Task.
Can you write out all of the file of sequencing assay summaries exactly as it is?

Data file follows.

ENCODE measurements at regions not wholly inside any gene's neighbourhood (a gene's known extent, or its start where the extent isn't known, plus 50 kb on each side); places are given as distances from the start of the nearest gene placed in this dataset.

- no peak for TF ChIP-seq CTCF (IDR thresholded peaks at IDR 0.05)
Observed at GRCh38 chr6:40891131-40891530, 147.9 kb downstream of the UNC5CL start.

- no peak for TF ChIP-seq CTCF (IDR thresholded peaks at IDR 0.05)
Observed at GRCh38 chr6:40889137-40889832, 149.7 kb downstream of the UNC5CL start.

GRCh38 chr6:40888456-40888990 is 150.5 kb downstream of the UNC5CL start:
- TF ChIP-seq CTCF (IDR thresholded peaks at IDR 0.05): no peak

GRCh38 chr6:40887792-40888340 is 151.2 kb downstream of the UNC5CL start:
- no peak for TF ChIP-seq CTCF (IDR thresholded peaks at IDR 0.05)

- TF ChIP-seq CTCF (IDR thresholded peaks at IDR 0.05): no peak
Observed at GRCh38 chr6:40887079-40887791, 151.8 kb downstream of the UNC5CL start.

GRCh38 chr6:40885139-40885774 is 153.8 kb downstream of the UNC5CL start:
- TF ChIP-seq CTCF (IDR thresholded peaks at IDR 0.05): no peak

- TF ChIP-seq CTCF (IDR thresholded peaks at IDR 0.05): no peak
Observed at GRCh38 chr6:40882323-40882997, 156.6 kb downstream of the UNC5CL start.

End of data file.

ENCODE measurements at regions not wholly inside any gene's neighbourhood (a gene's known extent, or its start where the extent isn't known, plus 50 kb on each side); places are given as distances from the start of the nearest gene placed in this dataset.

- no peak for TF ChIP-seq CTCF (IDR thresholded peaks at IDR 0.05)
Observed at GRCh38 chr6:40891131-40891530, 147.9 kb downstream of the UNC5CL start.

- no peak for TF ChIP-seq CTCF (IDR thresholded peaks at IDR 0.05)
Observed at GRCh38 chr6:40889137-40889832, 149.7 kb downstream of the UNC5CL start.

GRCh38 chr6:40888456-40888990 is 150.5 kb downstream of the UNC5CL start:
- TF ChIP-seq CTCF (IDR thresholded peaks at IDR 0.05): no peak

GRCh38 chr6:40887792-40888340 is 151.2 kb downstream of the UNC5CL start:
- no peak for TF ChIP-seq CTCF (IDR thresholded peaks at IDR 0.05)

- TF ChIP-seq CTCF (IDR thresholded peaks at IDR 0.05): no peak
Observed at GRCh38 chr6:40887079-40887791, 151.8 kb downstream of the UNC5CL start.

GRCh38 chr6:40885139-40885774 is 153.8 kb downstream of the UNC5CL start:
- TF ChIP-seq CTCF (IDR thresholded peaks at IDR 0.05): no peak

- TF ChIP-seq CTCF (IDR thresholded peaks at IDR 0.05): no peak
Observed at GRCh38 chr6:40882323-40882997, 156.6 kb downstream of the UNC5CL start.